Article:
headerProperties images

Using PAR Levels in Inventory Management for CS

Using PAR Levels in Inventory Management for CS

Sterile processing (SP) is a highly technical and fast paced environment that supports the care of patients through surgical operations and the delivery of sterilized items that are used during these procedures. The items provided can include surgical instruments, medical devices of all shapes and sizes, and disposable supplies. Many of the supplies needed for patient care are pre-sterilized through an industrial sterilization process and come prepared from the original manufacturer. It is extremely important that the sterile processing staff maintain the sterility during care and handling of these goods prior to and during the delivery to the procedure rooms.
Many times, the structure of SP can vary from facility to facility, where they may report to materials management or work under the central supply department. With sterile processing working either alongside, or in partnership with, the central supply department each group must have a clear understanding of the others responsibility to ensure fulfillment is at its best. This relationship is critical and can make or break the outcomes of an efficient inventory management system because many of the same responsibilities of maintaining, sorting, organizing, and storing supplies. Let’s look at how to incorporate the use of PAR levels in the inventory of a sterile processing department.

Multi-Team Approach

There are many layouts, designs, and workflows in SP when it comes to placement of inventory and supplies needed for cases. Sometimes the SP staff are responsible for picking supplies and placing them on case carts. Many times, the same SP staff are also responsible for putting the unused supplies back on shelves and maintaining sterile storage, but not managing the inventory of what is being returned. This happens when the sterile storage inventory is managed by another department, or team of professionals. When complete ownership of “supplies” falls to SP and not the Operating Room (OR) or Central Supply (CS), there is a much more efficient method for traceability and inventory control. In where central supply staff are responsible for only the ordering and stocking of sterile storage, this can cause issues and requires strong collaboration between the two teams. If the CS or materials management are responsible for all activity such as ordering, picking, placing and delivery of supplies for surgical procedures, then SPD doesn’t have to worry as much about what ends up on their case carts as they are only responsible for what they process, such as instruments. Whatever structure your facility uses, you can apply the same practices for the storage of surgical instruments, unprocessed or processed sets, decontamination supplies, personal protective equipment (PPE) and even supplies that you use within your department to function.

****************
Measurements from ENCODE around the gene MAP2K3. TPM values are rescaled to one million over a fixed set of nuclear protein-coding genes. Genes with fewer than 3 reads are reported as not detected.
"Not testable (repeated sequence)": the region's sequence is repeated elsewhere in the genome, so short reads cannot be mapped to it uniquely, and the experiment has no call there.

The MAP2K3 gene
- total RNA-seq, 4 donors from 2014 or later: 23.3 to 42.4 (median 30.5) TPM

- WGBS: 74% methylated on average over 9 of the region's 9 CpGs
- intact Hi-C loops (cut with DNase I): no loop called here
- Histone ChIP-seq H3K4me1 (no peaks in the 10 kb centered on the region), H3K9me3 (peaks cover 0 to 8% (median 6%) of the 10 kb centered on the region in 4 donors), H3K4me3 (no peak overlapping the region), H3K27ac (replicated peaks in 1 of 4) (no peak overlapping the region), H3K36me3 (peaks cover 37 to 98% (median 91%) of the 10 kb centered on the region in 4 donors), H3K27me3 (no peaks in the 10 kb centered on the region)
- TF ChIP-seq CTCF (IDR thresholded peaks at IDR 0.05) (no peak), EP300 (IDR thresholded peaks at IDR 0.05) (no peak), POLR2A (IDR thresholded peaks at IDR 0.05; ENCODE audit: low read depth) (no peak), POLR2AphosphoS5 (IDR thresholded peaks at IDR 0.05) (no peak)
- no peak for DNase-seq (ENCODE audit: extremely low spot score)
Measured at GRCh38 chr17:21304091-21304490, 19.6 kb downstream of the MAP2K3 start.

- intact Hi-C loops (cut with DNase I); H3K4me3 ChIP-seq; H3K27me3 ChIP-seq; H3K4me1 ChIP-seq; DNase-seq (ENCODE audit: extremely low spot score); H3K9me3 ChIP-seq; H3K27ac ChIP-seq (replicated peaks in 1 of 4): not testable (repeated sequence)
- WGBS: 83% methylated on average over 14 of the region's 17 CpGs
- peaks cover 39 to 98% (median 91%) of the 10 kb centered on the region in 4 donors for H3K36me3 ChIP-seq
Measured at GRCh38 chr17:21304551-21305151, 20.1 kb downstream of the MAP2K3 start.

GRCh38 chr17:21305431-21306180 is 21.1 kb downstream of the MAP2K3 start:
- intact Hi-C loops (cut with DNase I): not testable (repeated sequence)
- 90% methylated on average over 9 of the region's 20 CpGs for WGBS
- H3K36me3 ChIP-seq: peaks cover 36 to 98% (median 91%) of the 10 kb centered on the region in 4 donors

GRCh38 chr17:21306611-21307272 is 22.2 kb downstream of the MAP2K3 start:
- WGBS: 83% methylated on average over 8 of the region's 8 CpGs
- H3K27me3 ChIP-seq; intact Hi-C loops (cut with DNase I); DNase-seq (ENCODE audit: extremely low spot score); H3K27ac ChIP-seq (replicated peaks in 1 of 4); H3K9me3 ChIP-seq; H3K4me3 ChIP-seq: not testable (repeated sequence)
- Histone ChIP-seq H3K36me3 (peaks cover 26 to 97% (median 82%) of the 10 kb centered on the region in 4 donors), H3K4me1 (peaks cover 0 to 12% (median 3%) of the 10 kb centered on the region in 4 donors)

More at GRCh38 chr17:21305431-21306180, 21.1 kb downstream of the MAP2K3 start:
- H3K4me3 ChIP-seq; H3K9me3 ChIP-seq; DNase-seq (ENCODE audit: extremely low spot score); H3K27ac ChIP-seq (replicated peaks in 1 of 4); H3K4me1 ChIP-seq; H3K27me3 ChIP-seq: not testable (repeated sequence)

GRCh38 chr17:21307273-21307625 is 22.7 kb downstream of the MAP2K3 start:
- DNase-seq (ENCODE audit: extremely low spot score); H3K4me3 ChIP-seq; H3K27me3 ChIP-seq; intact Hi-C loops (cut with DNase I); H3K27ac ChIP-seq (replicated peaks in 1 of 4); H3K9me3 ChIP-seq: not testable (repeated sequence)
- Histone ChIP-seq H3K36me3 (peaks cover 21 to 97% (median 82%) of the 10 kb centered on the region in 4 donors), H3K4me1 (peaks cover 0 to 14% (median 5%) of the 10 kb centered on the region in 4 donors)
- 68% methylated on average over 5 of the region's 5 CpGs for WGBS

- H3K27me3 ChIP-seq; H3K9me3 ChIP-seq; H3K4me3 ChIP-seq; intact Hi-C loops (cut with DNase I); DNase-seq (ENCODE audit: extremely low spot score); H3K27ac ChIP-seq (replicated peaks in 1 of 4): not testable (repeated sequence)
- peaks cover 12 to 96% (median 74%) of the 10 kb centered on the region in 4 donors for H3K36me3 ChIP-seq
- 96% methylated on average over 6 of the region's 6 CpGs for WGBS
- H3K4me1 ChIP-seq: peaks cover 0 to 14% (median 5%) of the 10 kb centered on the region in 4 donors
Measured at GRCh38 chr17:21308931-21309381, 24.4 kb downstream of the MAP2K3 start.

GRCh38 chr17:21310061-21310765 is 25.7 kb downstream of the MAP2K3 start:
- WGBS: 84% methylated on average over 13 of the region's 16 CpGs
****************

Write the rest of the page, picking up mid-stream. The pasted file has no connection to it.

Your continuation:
Par Leveling 

The term PAR level stands for ‘periodic automatic replacement’ and refers to the inventory level that a department or unit should keep in stock to meet customer demand. This means that stock levels are maintained so they are neither too high nor too low at any time. PAR levels are particularly important to businesses that deal with perishable goods or items with an expiration date. Managing inventory levels is a delicate balancing act: understocking puts you at risk for customer shortages or delays, while overstocking increases the likelihood of goods expiring before they ever reach the customer. PAR levels can be the ideal measurement for determining a beneficial balance of stock for your department: not too little, not too much. When calculated accurately, they allow your department to endure a small amount of increased demand while avoiding major overstocking numbers. What are some benefits of using a PAR level approach in healthcare? 

Reduce costs associated with expired goods

This can be applied to a variety of areas within the SPD. The amount of expensive pre-sterilized items that are flowing through any surgical operation or case cart picking environment can be thousands of dollars. Jeopardizing this cost, through expired items, should never be an issue. One Ethicon Stapler might cost a department $1,500-$3,000 and a pack of biological indicators are $850. These example items should all have PAR levels and be stocked at the appropriate amounts to avoid high costs of potential expired waste.